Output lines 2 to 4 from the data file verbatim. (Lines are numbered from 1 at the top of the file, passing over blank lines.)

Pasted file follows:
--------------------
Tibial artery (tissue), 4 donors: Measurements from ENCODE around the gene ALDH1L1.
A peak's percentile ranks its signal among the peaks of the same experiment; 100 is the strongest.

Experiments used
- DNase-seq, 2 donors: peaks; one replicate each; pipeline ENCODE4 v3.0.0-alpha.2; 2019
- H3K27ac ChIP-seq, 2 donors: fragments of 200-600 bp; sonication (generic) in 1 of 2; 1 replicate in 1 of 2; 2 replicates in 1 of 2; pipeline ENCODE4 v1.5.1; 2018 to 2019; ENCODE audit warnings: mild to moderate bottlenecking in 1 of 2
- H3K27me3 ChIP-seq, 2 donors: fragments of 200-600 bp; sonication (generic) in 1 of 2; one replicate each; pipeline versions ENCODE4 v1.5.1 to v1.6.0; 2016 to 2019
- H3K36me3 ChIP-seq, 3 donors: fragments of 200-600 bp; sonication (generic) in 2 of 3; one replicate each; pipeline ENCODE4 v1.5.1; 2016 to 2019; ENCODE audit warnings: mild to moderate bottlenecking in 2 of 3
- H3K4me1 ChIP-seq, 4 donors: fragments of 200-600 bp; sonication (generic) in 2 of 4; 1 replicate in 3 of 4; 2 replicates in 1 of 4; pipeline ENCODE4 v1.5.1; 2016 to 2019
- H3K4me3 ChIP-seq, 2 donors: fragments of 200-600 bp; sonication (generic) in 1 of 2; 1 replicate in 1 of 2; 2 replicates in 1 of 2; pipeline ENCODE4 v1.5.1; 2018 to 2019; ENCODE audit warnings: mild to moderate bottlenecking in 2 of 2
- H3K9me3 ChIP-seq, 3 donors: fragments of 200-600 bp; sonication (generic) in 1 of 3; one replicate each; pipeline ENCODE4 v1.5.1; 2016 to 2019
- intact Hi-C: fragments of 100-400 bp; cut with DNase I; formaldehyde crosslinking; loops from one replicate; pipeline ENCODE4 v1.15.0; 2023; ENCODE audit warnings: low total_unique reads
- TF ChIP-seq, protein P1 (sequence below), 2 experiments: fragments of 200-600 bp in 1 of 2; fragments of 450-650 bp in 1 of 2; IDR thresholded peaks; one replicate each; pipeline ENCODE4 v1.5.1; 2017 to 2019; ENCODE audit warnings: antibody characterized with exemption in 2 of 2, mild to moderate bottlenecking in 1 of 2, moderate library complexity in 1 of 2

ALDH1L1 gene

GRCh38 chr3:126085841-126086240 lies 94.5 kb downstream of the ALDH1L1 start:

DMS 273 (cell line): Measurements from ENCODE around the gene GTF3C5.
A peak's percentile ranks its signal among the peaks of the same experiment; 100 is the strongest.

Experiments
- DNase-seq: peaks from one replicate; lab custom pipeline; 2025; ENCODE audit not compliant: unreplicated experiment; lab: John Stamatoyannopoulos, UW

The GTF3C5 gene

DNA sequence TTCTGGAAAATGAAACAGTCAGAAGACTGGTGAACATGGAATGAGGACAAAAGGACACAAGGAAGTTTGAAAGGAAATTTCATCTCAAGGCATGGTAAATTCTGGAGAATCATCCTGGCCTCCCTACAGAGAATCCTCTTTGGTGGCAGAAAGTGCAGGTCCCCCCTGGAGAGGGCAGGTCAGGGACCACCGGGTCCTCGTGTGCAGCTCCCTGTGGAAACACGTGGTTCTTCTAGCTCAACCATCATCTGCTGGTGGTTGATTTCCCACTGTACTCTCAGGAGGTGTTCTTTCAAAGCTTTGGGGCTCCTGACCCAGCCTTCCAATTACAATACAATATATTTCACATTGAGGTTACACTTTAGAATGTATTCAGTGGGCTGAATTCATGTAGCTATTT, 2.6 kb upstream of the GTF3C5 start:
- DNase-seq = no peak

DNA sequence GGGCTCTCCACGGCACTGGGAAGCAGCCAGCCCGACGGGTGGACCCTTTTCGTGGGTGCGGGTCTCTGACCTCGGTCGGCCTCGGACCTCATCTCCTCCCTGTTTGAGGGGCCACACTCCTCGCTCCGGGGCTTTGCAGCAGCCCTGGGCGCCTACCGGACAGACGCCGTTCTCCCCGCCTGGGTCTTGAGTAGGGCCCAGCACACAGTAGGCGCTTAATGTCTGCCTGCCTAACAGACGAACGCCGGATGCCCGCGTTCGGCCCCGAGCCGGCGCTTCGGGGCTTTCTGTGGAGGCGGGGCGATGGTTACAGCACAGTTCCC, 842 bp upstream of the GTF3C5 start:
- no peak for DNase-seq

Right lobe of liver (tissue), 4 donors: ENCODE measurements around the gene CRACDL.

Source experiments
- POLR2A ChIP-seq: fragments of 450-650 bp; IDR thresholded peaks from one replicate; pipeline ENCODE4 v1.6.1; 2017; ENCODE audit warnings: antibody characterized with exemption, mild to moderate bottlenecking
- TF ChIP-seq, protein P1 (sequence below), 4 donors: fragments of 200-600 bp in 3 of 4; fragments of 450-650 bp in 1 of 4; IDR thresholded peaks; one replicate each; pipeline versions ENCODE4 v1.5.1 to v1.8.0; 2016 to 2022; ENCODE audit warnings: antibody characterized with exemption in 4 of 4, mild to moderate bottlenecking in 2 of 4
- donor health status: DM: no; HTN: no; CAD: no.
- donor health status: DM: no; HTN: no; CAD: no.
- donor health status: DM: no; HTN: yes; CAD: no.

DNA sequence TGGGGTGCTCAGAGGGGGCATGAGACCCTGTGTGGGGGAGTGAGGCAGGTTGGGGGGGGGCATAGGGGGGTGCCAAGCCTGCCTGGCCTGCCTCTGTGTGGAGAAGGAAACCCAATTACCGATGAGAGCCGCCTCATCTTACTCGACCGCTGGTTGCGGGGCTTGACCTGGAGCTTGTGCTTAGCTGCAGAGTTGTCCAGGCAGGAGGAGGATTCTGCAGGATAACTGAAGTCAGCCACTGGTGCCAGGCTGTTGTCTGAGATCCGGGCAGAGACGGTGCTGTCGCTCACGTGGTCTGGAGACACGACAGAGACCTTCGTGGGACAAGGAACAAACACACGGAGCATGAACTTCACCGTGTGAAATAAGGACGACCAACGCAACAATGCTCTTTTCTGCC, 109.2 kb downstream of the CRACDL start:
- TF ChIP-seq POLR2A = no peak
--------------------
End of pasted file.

A peak's percentile ranks its signal among the peaks of the same experiment; 100 is the strongest.

Experiments used
- DNase-seq, 2 donors: peaks; one replicate each; pipeline ENCODE4 v3.0.0-alpha.2; 2019